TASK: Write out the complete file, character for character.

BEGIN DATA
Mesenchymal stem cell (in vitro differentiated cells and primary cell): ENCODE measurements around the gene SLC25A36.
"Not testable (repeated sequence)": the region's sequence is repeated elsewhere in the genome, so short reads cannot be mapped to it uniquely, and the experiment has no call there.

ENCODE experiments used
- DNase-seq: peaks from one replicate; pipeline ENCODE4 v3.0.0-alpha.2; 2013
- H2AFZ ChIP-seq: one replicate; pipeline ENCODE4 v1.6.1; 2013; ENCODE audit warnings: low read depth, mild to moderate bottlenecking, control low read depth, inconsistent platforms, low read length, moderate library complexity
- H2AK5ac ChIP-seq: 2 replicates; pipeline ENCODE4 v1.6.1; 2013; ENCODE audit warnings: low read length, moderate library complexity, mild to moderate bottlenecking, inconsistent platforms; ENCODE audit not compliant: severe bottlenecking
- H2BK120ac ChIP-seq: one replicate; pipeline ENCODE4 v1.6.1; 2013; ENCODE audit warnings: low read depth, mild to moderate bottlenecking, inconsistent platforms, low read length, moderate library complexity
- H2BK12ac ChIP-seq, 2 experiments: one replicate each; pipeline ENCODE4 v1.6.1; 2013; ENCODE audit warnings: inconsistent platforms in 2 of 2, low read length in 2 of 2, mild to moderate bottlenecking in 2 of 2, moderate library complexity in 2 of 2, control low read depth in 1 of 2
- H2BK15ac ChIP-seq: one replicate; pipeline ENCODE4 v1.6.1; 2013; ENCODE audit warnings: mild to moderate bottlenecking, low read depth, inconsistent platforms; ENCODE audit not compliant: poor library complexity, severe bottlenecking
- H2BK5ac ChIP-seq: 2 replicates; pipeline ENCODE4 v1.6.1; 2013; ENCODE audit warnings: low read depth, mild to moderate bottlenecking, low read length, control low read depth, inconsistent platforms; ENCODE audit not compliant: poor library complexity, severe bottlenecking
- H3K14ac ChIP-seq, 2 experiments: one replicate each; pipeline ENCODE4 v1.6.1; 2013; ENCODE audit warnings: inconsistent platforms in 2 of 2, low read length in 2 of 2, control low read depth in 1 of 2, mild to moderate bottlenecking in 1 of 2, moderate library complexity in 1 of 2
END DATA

Mesenchymal stem cell (in vitro differentiated cells and primary cell): ENCODE measurements around the gene SLC25A36.
"Not testable (repeated sequence)": the region's sequence is repeated elsewhere in the genome, so short reads cannot be mapped to it uniquely, and the experiment has no call there.

ENCODE experiments used
- DNase-seq: peaks from one replicate; pipeline ENCODE4 v3.0.0-alpha.2; 2013
- H2AFZ ChIP-seq: one replicate; pipeline ENCODE4 v1.6.1; 2013; ENCODE audit warnings: low read depth, mild to moderate bottlenecking, control low read depth, inconsistent platforms, low read length, moderate library complexity
- H2AK5ac ChIP-seq: 2 replicates; pipeline ENCODE4 v1.6.1; 2013; ENCODE audit warnings: low read length, moderate library complexity, mild to moderate bottlenecking, inconsistent platforms; ENCODE audit not compliant: severe bottlenecking
- H2BK120ac ChIP-seq: one replicate; pipeline ENCODE4 v1.6.1; 2013; ENCODE audit warnings: low read depth, mild to moderate bottlenecking, inconsistent platforms, low read length, moderate library complexity
- H2BK12ac ChIP-seq, 2 experiments: one replicate each; pipeline ENCODE4 v1.6.1; 2013; ENCODE audit warnings: inconsistent platforms in 2 of 2, low read length in 2 of 2, mild to moderate bottlenecking in 2 of 2, moderate library complexity in 2 of 2, control low read depth in 1 of 2
- H2BK15ac ChIP-seq: one replicate; pipeline ENCODE4 v1.6.1; 2013; ENCODE audit warnings: mild to moderate bottlenecking, low read depth, inconsistent platforms; ENCODE audit not compliant: poor library complexity, severe bottlenecking
- H2BK5ac ChIP-seq: 2 replicates; pipeline ENCODE4 v1.6.1; 2013; ENCODE audit warnings: low read depth, mild to moderate bottlenecking, low read length, control low read depth, inconsistent platforms; ENCODE audit not compliant: poor library complexity, severe bottlenecking
- H3K14ac ChIP-seq, 2 experiments: one replicate each; pipeline ENCODE4 v1.6.1; 2013; ENCODE audit warnings: inconsistent platforms in 2 of 2, low read length in 2 of 2, control low read depth in 1 of 2, mild to moderate bottlenecking in 1 of 2, moderate library complexity in 1 of 2